The King*.Beta Bingho
of the women who appeared before him and in Court, and it isperfectly dear, in my opinion, that Babi Nona and Alice Nona hadno knowledge of these proceedings, and did not consent to thejudgment which was obtained against them by the accused.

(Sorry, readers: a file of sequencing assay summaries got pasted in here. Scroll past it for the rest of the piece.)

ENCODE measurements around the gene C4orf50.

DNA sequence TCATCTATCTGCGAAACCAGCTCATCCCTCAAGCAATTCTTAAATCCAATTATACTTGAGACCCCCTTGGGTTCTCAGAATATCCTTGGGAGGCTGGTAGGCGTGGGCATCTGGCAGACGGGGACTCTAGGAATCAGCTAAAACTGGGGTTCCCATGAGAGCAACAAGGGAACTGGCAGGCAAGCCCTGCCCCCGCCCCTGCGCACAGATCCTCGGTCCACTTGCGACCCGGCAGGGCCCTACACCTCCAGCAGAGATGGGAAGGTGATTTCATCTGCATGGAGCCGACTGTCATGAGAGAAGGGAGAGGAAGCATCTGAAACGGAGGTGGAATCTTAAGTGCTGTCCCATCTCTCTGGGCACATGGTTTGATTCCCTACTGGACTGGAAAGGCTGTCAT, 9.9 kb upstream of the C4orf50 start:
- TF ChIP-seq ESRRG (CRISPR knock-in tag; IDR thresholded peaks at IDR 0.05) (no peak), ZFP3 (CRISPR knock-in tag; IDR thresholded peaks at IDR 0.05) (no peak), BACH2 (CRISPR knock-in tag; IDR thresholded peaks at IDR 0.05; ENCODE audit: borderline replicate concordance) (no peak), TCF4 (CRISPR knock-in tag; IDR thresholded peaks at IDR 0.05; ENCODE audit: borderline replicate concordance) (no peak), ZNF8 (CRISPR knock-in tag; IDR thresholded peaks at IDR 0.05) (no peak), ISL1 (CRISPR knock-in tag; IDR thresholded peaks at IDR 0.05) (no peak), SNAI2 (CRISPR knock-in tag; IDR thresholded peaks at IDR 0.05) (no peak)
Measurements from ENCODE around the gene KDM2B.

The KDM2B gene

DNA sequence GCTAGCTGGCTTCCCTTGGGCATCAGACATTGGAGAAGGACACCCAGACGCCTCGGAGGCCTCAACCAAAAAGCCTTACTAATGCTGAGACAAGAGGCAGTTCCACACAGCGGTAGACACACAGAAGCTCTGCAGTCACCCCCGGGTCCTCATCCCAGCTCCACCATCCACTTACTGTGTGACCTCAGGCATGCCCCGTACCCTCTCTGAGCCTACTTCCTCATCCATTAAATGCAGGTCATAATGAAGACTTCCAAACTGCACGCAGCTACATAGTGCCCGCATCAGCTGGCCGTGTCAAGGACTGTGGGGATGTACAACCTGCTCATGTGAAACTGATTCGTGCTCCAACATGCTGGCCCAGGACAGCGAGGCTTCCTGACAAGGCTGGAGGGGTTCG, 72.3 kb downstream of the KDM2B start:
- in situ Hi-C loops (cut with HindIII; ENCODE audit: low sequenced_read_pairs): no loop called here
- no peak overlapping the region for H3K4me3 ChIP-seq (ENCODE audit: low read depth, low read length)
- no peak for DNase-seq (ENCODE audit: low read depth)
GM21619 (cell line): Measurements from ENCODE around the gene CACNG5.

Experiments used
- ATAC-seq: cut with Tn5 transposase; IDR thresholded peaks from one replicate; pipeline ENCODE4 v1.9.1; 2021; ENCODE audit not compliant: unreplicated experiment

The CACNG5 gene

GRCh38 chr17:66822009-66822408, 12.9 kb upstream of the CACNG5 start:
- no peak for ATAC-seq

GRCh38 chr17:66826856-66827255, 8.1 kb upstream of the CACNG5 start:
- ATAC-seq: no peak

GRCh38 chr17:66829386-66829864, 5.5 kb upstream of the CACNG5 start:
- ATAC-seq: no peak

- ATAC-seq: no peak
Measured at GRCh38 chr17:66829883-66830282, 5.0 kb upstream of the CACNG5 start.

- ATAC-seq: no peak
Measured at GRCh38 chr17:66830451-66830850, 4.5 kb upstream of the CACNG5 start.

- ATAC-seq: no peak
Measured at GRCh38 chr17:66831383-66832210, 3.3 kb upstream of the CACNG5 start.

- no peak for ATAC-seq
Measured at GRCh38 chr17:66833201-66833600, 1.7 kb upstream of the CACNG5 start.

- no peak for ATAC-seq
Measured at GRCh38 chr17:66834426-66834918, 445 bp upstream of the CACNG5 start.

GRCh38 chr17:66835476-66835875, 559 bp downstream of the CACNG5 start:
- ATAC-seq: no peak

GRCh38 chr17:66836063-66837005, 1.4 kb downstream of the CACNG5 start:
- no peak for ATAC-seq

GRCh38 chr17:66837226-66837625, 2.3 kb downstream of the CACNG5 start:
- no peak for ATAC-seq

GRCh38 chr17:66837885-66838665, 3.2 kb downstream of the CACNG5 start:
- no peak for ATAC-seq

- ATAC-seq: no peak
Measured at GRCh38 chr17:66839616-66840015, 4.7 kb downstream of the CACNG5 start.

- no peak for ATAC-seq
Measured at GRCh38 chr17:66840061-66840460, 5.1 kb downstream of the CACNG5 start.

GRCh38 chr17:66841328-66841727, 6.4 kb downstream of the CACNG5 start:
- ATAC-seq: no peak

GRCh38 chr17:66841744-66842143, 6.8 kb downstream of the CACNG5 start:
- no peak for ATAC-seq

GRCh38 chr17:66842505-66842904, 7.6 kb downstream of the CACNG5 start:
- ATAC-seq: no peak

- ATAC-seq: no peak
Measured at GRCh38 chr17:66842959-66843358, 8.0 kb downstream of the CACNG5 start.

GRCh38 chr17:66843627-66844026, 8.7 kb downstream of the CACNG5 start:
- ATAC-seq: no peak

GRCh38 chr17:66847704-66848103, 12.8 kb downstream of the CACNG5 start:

It is suggested, on behalf of the first accused, that he did not, infact, obtain the decree for a sum not due, because all he did wasto instruct the proctor to take proceedings, and that he was notpresent when the case , came on in Court, and took no furthersteps personally towards obtaining the decree; but the Judge hasfound, and there appears to me to be ample evidence to support hisfinding, that Babi Nona and Alice Nona never, in fact, signed thispromissory note at all. Therefore, at the time that he instructed theproctor, he knew that he was instructing him in a fraudulent anddishonest claim, and the proxy authorized the judgment, which wasobtained by his proctor on the instructions given to him. Thefirst accused, therefore, appears to me to have directly obtained thedecree, and to have obtained it fraudulently. The second accused,who appears to be the prime mover of the transaction, appealedon two main grounds, apart from the facts:First, that he ought